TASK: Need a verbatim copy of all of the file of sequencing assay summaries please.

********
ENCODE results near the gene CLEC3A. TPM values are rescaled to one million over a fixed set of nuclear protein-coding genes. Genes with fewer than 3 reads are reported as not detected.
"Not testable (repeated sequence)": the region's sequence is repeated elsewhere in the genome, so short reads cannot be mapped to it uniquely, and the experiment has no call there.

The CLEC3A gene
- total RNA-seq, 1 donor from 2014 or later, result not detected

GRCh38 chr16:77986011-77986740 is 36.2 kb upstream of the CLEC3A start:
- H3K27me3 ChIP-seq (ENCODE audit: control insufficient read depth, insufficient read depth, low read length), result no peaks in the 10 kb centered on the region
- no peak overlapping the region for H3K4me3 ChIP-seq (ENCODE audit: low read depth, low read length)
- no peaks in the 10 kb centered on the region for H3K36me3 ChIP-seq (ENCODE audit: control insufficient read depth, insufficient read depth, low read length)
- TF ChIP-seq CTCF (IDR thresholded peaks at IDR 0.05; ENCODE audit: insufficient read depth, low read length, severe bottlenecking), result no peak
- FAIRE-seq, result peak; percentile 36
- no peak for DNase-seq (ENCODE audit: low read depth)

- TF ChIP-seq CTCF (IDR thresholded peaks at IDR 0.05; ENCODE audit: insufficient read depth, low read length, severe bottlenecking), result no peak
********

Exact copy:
ENCODE results near the gene CLEC3A. TPM values are rescaled to one million over a fixed set of nuclear protein-coding genes. Genes with fewer than 3 reads are reported as not detected.
"Not testable (repeated sequence)": the region's sequence is repeated elsewhere in the genome, so short reads cannot be mapped to it uniquely, and the experiment has no call there.

The CLEC3A gene
- total RNA-seq, 1 donor from 2014 or later, result not detected

GRCh38 chr16:77986011-77986740 is 36.2 kb upstream of the CLEC3A start:
- H3K27me3 ChIP-seq (ENCODE audit: control insufficient read depth, insufficient read depth, low read length), result no peaks in the 10 kb centered on the region
- no peak overlapping the region for H3K4me3 ChIP-seq (ENCODE audit: low read depth, low read length)
- no peaks in the 10 kb centered on the region for H3K36me3 ChIP-seq (ENCODE audit: control insufficient read depth, insufficient read depth, low read length)
- TF ChIP-seq CTCF (IDR thresholded peaks at IDR 0.05; ENCODE audit: insufficient read depth, low read length, severe bottlenecking), result no peak
- FAIRE-seq, result peak; percentile 36
- no peak for DNase-seq (ENCODE audit: low read depth)

- TF ChIP-seq CTCF (IDR thresholded peaks at IDR 0.05; ENCODE audit: insufficient read depth, low read length, severe bottlenecking), result no peak